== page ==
The majority graciously suggests that religious believers may continue to “advocate” and “teach” their views of marriage… The First Amendment guarantees, however, the freedom to “exercise” religion. Ominously, that is not a word the majority uses… Unfortunately, people of faith can take no comfort in the treatment they receive from the majority today.

In the past four years, religious Americans across the nation have come face to face, in increasingly brutal ways, with the consequences of Obergefell’s cavalier attitude towards the First Amendment. They have dealt with years of litigation and public abuse from state officials, personal attacks from the state attorney general, and illegal bans from the public square. American business owners, non-profit leaders, and artists have found themselves pushed out of business, called Nazis and haters by the media, and forced into extended, costly legal battles because of their belief that marriage is the union between one man and one woman.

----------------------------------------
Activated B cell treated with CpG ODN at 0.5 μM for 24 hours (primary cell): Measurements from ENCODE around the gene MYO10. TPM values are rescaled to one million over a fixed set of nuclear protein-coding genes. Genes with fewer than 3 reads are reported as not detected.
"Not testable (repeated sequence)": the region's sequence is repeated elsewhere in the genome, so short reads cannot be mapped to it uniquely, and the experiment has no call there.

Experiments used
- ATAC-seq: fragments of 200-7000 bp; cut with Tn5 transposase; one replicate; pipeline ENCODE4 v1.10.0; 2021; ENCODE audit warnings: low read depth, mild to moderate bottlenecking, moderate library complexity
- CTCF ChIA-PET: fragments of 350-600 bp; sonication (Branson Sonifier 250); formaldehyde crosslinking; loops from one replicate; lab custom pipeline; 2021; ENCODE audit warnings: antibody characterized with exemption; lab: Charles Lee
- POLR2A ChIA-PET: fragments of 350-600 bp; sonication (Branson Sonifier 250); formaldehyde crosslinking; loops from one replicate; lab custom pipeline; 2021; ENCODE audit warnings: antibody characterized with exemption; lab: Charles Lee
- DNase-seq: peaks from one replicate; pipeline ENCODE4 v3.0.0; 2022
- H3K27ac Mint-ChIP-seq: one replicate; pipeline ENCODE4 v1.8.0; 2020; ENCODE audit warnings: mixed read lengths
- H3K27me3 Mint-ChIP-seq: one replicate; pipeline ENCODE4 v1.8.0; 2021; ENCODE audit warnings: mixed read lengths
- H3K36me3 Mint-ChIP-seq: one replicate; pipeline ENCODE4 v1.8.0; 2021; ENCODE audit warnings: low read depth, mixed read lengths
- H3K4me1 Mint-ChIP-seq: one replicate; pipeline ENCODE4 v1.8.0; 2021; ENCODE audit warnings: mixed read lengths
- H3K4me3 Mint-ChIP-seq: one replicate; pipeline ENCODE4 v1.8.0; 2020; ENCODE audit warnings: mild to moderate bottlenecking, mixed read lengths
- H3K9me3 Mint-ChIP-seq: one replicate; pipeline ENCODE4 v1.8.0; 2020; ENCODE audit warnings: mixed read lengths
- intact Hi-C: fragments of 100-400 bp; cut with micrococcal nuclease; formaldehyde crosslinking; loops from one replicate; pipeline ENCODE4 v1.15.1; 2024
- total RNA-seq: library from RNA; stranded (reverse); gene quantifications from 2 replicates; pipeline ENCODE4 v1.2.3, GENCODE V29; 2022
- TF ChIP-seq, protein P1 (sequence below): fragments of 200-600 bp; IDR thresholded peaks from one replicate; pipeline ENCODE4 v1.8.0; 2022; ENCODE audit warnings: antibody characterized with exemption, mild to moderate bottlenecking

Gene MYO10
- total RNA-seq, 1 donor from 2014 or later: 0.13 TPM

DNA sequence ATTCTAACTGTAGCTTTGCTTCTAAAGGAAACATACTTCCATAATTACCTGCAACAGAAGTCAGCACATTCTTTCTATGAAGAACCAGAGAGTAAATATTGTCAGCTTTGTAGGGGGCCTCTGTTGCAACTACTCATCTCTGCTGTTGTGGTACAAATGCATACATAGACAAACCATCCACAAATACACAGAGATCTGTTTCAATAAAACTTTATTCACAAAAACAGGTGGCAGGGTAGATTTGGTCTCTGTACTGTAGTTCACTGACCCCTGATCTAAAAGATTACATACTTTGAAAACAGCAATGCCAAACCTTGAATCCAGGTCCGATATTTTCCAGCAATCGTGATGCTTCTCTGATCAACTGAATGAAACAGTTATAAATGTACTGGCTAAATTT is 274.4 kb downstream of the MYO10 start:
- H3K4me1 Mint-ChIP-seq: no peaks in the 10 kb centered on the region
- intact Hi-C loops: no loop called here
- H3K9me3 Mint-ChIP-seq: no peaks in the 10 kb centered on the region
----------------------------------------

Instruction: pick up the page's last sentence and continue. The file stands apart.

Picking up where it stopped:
Now, in 2019, two Democratic presidential hopefuls feel that it is in their best interest as candidates to explicitly advocate punishing religious organizations that uphold traditional views of marriage.

We should not be surprised that this triggers a storm of protest: No such thing would ever be permitted in America! The Establishment Clause promises religious groups that they will be free to exercise their beliefs without undue government interference! These are the same spluttered assurances we heard in 2015. That turned out to be a smokescreen.

Be warned: the same cult that has compromised our First Amendment rights to freedom of speech, conscience, and religion will not hesitate to compromise the Establishment Clause. Faithful Catholics would do well to consider the possibility that churches upholding orthodoxy will face active government opposition and penalties—the least of which, as our brothers and sisters in China have learned, would be the loss of their tax-exempt status.

Photo credit: Juli Hansen/Shutterstock.com

Jane Clark Scharl

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Jane Clark Scharl is a contributing editor at Crisis. Her work has previously appeared in National Review, The American Conservative, and The Intercollegiate Review.